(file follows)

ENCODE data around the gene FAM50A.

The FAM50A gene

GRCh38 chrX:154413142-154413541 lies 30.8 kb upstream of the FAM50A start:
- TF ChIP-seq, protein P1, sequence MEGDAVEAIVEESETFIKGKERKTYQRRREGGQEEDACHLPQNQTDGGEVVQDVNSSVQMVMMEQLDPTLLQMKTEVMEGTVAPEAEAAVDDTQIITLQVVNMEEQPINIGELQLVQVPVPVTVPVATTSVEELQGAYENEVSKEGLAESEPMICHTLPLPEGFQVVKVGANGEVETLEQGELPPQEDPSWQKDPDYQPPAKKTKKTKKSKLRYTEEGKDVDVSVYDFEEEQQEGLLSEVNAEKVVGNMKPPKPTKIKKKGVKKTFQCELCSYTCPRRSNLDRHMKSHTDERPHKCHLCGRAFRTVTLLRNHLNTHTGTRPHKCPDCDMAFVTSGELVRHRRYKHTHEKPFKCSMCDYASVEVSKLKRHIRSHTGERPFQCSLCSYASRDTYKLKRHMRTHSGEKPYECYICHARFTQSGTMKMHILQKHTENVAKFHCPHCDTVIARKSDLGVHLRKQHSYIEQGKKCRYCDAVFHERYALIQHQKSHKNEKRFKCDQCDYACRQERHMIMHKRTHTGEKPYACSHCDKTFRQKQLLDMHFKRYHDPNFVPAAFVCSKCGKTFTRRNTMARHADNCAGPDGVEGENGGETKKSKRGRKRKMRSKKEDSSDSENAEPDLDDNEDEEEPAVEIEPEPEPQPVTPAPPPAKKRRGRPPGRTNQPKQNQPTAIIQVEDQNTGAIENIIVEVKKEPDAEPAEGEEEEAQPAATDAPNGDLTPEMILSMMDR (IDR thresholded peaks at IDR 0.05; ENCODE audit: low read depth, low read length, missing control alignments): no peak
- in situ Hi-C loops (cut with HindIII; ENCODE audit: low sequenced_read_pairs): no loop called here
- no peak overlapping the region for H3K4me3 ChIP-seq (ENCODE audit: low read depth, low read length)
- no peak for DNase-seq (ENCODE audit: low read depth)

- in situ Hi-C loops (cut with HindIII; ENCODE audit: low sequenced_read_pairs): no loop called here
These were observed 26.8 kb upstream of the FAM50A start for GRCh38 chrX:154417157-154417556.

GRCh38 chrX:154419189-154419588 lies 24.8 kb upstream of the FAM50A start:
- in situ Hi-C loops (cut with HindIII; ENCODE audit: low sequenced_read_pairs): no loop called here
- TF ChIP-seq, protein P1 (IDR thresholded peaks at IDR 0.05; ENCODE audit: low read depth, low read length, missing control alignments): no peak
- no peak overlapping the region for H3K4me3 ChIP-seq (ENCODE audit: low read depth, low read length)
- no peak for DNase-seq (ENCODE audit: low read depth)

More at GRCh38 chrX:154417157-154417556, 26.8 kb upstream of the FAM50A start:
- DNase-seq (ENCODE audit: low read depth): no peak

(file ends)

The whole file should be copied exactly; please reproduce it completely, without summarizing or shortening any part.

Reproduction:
ENCODE data around the gene FAM50A.

The FAM50A gene

GRCh38 chrX:154413142-154413541 lies 30.8 kb upstream of the FAM50A start:
- TF ChIP-seq, protein P1, sequence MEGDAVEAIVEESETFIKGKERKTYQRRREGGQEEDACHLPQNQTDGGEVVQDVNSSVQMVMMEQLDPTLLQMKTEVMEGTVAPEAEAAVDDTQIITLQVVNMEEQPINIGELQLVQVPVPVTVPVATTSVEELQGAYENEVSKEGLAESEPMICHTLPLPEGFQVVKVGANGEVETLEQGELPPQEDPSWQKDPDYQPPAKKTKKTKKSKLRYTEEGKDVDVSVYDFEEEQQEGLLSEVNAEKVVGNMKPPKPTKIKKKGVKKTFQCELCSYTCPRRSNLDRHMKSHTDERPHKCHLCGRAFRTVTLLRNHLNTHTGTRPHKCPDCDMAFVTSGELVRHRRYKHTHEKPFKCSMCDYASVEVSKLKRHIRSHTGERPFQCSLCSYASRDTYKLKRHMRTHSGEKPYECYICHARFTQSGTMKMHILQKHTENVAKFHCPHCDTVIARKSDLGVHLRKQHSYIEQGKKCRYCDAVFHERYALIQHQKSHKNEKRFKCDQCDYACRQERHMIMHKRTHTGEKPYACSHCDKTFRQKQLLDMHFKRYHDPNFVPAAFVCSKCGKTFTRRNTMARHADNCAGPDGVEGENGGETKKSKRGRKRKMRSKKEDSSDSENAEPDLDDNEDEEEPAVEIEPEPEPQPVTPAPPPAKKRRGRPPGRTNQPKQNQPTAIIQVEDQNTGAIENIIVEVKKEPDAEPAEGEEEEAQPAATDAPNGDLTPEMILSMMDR (IDR thresholded peaks at IDR 0.05; ENCODE audit: low read depth, low read length, missing control alignments): no peak
- in situ Hi-C loops (cut with HindIII; ENCODE audit: low sequenced_read_pairs): no loop called here
- no peak overlapping the region for H3K4me3 ChIP-seq (ENCODE audit: low read depth, low read length)
- no peak for DNase-seq (ENCODE audit: low read depth)

- in situ Hi-C loops (cut with HindIII; ENCODE audit: low sequenced_read_pairs): no loop called here
These were observed 26.8 kb upstream of the FAM50A start for GRCh38 chrX:154417157-154417556.

GRCh38 chrX:154419189-154419588 lies 24.8 kb upstream of the FAM50A start:
- in situ Hi-C loops (cut with HindIII; ENCODE audit: low sequenced_read_pairs): no loop called here
- TF ChIP-seq, protein P1 (IDR thresholded peaks at IDR 0.05; ENCODE audit: low read depth, low read length, missing control alignments): no peak
- no peak overlapping the region for H3K4me3 ChIP-seq (ENCODE audit: low read depth, low read length)
- no peak for DNase-seq (ENCODE audit: low read depth)

More at GRCh38 chrX:154417157-154417556, 26.8 kb upstream of the FAM50A start:
- DNase-seq (ENCODE audit: low read depth): no peak